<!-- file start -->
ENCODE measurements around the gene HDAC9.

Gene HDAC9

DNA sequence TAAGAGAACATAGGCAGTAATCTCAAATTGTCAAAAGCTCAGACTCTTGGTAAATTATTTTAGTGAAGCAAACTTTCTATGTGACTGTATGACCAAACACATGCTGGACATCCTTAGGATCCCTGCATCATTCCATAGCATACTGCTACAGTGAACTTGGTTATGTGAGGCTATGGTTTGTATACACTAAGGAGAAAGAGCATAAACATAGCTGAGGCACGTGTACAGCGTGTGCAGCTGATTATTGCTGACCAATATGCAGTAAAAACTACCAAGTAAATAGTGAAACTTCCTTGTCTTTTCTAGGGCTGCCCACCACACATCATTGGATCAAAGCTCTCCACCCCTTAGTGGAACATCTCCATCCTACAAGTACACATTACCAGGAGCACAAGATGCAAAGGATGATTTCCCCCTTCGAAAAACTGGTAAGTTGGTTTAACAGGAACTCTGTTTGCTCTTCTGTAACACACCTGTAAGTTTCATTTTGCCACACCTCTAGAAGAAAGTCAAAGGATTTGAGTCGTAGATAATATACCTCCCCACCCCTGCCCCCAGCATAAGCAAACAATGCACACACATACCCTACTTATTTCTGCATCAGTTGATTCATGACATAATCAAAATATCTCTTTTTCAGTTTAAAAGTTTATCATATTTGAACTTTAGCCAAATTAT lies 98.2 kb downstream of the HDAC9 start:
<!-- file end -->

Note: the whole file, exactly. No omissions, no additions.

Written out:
ENCODE measurements around the gene HDAC9.

Gene HDAC9

DNA sequence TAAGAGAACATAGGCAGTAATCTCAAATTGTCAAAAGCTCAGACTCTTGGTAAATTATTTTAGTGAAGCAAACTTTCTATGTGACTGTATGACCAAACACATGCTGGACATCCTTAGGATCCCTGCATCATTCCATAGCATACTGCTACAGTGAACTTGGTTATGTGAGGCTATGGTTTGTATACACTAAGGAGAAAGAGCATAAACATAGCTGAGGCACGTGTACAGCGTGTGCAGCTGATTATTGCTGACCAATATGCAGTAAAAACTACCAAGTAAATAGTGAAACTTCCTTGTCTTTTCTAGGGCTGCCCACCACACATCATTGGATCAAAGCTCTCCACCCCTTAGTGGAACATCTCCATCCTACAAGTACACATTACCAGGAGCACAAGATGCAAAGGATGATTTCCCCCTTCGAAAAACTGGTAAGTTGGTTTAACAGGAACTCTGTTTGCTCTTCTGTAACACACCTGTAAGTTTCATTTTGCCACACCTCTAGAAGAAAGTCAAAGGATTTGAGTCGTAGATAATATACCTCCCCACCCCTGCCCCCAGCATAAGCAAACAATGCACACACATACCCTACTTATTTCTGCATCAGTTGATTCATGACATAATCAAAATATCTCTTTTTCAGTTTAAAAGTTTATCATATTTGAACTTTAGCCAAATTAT lies 98.2 kb downstream of the HDAC9 start: